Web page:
Fire and leather

Students learn ancestors’ ways at Piedmont Earthskills Gathering
Mar. 21, 2013 @ 06:21 PM

Natalie Bogwalker picks up a tanned buckskin hide, one of many she has made, and shows it to a group of students. “This is what you’re going to end up with,” Bogwalker said.

The hide feels soft, almost like cloth. She compares the process of hide tanning to alchemy, “harvesting bacterial action” to create leather from a raw hide.

Each student in this session used a scraper to remove the hair from a hide that had been soaked to make it pliable. Each hide was draped around a beam so the students could scrap them and move them as needed. “See how this is smooth and this is rough?” Bogwalker said. “You want the rough.”

Bogwalker is one of the instructors teaching earth skills (sometimes called primitive skills) during the Piedmont Earthskills Gathering at Shakori Hills Community Arts Center. Thursday was the first full day of the gathering, which continues today, Saturday, and part of Sunday. Spaces are still available for those who want to learn blacksmithing, how to make fire without matches, basket making and other skills.  

Earth skills are sometimes called Indian skills, but as Fuz Sanderson, a coordinator of this gathering, pointed out, “they’re the skills of all our ancestors,” no matter where we originate.

And even a brief observation of some classes at this gathering illustrates that these skills are not really as primitive as one might think. Tanning, for example, requires some finesse in addition to muscle. Bogwalker points to a portion of a hide that had been scraped: “This deer has a lot of sub-grain, so you need to be super methodical,” she said. Bogwalker said she gets hides from a butcher near Asheville who pulls the hides from the deer. Many hunters cut the hides, and Bogwalker encouraged her students not to work with a hide that had been cut because the end product will not be as good.

Bogwalker is teaching brain tanning. Deer brains provide the basis of the chemical reaction needed for tanning.

Friction fire also requires several skills, and one intangible quality. Tres MonCeret, who was helping with the class Alex Kilgore was teaching, said that while his students are learning to make fire, what he is really teaching them is patience. With practice, the technique “becomes part of you,” MonCeret said. “You and the kit just become a symbiotic system that works together.”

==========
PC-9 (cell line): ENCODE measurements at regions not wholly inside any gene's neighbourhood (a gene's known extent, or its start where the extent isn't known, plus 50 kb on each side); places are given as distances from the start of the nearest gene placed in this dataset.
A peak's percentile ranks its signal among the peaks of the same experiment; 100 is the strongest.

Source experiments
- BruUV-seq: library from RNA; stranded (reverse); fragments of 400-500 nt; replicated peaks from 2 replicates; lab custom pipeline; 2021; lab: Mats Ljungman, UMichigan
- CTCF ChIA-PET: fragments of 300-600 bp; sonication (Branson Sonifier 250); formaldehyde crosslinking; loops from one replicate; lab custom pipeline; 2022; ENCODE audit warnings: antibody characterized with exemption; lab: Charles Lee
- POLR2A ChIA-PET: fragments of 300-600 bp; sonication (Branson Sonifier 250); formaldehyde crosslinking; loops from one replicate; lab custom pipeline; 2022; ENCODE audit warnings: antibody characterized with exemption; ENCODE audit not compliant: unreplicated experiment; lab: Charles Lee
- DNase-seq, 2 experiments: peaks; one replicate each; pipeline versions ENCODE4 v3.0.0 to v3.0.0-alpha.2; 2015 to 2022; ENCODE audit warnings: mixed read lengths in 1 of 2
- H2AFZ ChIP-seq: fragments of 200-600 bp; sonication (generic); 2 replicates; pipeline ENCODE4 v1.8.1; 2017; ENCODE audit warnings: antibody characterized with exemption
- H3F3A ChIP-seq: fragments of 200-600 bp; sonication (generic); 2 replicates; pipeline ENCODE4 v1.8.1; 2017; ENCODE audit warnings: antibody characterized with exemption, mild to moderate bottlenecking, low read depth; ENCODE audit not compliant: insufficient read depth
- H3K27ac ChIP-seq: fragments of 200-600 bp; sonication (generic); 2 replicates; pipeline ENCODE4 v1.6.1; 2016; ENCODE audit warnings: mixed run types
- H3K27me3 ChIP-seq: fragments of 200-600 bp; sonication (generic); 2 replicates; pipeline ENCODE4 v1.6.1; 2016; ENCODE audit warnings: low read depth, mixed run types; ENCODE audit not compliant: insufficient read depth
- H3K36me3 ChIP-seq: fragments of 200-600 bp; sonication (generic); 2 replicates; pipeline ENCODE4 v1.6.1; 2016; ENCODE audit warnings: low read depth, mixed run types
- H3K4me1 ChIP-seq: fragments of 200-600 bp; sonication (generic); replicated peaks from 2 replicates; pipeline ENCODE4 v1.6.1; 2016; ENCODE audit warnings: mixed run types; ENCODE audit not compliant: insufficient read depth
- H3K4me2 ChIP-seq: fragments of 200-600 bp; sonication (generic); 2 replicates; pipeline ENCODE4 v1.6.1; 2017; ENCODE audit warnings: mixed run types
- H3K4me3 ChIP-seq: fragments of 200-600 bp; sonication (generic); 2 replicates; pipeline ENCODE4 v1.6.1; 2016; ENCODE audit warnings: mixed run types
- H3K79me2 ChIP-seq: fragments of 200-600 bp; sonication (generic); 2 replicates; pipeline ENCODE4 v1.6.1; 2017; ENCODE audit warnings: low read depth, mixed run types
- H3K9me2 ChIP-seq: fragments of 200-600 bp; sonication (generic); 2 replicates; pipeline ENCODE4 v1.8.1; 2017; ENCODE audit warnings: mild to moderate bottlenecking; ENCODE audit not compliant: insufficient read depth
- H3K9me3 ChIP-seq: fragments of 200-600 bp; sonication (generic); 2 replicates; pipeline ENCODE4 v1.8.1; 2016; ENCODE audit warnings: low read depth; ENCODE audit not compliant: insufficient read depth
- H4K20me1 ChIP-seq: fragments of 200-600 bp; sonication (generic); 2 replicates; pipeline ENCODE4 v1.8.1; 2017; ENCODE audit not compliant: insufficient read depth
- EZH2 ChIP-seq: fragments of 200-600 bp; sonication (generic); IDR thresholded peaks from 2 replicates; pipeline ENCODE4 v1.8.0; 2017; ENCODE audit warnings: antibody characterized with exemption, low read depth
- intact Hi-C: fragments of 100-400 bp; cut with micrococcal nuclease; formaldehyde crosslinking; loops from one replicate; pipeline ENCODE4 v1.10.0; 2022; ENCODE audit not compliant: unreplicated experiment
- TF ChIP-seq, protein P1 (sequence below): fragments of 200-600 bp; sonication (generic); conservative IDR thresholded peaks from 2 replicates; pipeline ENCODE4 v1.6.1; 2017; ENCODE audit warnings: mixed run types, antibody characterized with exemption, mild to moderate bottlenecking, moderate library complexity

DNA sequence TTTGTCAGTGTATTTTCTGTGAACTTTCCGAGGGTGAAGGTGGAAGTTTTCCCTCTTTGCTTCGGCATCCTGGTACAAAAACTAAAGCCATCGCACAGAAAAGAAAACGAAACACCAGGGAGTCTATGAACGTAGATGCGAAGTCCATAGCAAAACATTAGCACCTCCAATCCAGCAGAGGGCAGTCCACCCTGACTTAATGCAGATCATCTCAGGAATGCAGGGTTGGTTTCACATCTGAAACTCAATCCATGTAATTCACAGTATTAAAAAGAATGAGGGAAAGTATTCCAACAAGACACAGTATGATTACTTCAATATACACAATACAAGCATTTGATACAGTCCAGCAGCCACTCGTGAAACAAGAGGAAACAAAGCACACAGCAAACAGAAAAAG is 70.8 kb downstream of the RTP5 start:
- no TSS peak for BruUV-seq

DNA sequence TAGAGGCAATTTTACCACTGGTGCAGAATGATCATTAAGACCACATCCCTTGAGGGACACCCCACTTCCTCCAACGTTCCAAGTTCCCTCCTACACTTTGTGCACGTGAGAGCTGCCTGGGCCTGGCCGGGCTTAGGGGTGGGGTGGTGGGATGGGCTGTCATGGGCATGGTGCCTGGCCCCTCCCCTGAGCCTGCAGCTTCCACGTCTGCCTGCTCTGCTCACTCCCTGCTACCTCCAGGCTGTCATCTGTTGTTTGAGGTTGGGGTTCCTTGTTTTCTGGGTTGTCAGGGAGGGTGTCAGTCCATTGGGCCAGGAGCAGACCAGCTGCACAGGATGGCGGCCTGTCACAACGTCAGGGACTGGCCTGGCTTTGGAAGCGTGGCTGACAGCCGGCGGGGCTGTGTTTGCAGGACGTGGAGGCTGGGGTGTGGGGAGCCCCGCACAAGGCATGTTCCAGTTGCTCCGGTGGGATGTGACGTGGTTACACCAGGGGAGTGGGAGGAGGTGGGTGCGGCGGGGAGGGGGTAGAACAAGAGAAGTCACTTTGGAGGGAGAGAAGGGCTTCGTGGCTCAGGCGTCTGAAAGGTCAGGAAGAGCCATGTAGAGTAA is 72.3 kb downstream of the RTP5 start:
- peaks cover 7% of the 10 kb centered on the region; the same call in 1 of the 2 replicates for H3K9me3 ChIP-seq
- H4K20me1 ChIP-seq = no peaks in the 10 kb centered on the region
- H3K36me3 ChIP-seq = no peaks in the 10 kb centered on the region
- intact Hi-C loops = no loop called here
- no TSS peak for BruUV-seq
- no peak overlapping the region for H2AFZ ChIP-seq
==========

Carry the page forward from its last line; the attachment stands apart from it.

Kilgore was teaching students how to make two different fire-making kits – bow drilling and hand drilling. In the first kit, you take string, rope or Kilgore’s favorite, buckskin, and link it to the ends of a stick. This bow is used to turn another stick, which by being turned on a notched piece of wood, makes fire. The hand method is a variation on the bow method.

MonCeret demonstrated hand drilling. When smoke appeared, he showed a reporter a thin piece of wood. “That’s an ember – you drop that into some dried grass [or other kindling] and you’ve got a fire,” he said.

Kilgore showed the students some pointers in making a good bow. “The tension in your string is really important,” he said. “You want your tension on your string to be just right.”

Anna Alexander was working to make fire with a bow. “That’s a really good technique, Anna,” MonCeret said. “You’re doing good.”

Erika Nelson, who teaches summer camps with the Piedmont Wildlife Center, was attending her first earth skills event, and plans to use some of what she learns at the wildlife center camps. She was making a hand hold out of stone for the hand drilling friction fire technique. “Once you have a kit like this, you’re all set,” Nelson said.

Besides the skills, Piedmont Earthskills Gathering is about fostering connections with the land, and an appreciation for how our ancestors lived. Learning earth skills that our ancestors knew is “just such a rich part of being human,” Bogwalker said.

Chris Carter of Saxapahaw, who has worked with the Haw River Assembly’s summer camps, was tanning his first hide, and wants the earth skills gathering to continue. “I’m very excited this is happening here,” he said, “and I’m hoping it happens year after year.”


Spaces are still available at the gate for the Piedmont Earthskills Gathering, which continues through Sunday. For information, visit